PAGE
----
1. The present study investigates the role of mineralocorticoids in the pathogenesis of salt retention and ascites in dogs with chronic ligation of the common bile duct (CBDL).
2. After CBDL the natriuretic response to an intravenous sodium load [0.9% sodium chloride solution (150 mmol/l): saline; 10% of body weight] was markedly depressed. Urinary sodium excretion was 285 ± 62 vs 960 ± 58 μmol/min in the control period before CBDL (P < 0.001). This antinatriuresis was associated with a significant rise in plasma aldosterone concentration, from 52.5 ± 5.5 pg/ml before CBDL to 177 ± 50 pg/ml after CBDL (P < 0.02). Ascites was present in all salt-retaining CBDL dogs.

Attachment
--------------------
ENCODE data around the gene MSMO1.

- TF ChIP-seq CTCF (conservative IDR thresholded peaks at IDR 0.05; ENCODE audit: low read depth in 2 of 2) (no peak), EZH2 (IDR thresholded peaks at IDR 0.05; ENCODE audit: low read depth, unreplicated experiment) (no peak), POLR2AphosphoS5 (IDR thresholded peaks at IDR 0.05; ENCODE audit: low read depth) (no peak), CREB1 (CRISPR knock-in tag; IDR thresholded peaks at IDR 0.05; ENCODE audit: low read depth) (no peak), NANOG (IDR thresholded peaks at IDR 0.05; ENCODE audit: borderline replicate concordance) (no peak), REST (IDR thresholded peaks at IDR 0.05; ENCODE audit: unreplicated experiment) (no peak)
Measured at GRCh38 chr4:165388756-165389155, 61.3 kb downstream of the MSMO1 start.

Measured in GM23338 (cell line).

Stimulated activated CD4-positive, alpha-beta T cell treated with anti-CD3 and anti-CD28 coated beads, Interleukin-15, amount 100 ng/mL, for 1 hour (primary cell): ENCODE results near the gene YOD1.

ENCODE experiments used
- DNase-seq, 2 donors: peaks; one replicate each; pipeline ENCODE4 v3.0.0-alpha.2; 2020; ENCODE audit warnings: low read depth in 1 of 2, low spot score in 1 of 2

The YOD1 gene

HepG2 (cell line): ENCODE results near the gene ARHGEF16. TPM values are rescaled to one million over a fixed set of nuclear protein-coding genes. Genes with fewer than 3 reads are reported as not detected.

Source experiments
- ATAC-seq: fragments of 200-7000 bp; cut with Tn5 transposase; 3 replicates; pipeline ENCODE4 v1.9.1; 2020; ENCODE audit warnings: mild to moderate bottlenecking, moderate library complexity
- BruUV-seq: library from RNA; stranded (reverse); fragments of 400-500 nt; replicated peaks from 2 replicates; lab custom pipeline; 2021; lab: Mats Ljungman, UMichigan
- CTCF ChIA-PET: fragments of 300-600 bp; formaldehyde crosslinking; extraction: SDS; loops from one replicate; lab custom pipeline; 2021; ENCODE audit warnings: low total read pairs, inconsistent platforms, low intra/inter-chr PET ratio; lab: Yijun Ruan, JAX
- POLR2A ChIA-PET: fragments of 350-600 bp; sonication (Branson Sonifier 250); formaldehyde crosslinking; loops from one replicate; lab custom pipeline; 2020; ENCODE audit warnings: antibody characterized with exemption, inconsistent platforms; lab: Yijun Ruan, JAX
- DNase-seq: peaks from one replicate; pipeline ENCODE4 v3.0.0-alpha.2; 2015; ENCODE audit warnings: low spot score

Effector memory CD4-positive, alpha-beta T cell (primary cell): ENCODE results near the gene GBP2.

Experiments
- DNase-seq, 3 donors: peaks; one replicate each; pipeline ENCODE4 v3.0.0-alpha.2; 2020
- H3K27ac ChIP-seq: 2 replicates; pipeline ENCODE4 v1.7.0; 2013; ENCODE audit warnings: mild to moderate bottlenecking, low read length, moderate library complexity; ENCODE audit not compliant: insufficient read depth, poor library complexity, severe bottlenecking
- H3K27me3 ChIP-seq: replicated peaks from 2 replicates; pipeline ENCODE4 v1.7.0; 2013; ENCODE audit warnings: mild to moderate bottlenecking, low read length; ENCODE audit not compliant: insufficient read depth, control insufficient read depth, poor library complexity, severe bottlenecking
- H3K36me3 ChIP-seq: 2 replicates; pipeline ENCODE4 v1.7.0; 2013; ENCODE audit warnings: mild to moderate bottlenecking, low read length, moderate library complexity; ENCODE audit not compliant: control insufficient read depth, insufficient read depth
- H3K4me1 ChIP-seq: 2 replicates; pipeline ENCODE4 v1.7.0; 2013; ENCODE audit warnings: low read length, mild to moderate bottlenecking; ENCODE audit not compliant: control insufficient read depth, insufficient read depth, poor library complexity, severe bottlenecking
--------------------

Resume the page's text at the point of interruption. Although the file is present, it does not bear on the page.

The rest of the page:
3. Bilateral adrenalectomy resulted in disappearance of ascites and in a rise in the natriuretic response to extracellular volume expansion. Urinary sodium excretion was 770 ± 124 μmol/min, a value significantly higher than in the CBDL dogs with intact adrenals (P < 0.001). Sodium balance studies in the adrenalectomized CBDL dogs during chronic deoxycorticosterone acetate (DOCA) treatment (25 mg/day) showed that in these animals there was failure to escape from the mineralocorticoid-induced sodium retention. Glomerular filtration rate and renal plasma flow did not change during the studies.
4. The present evidence supports the thesis that sodium retention in the CBDL dog results from a dual mechanism: (a) excess of circulating aldosterone and (b) an extra-adrenal factor which prevents escape from the salt-retaining effect of mineralocorticoids, in the CBDL dogs, thereby perpetuating the antinatriuresis in these animals.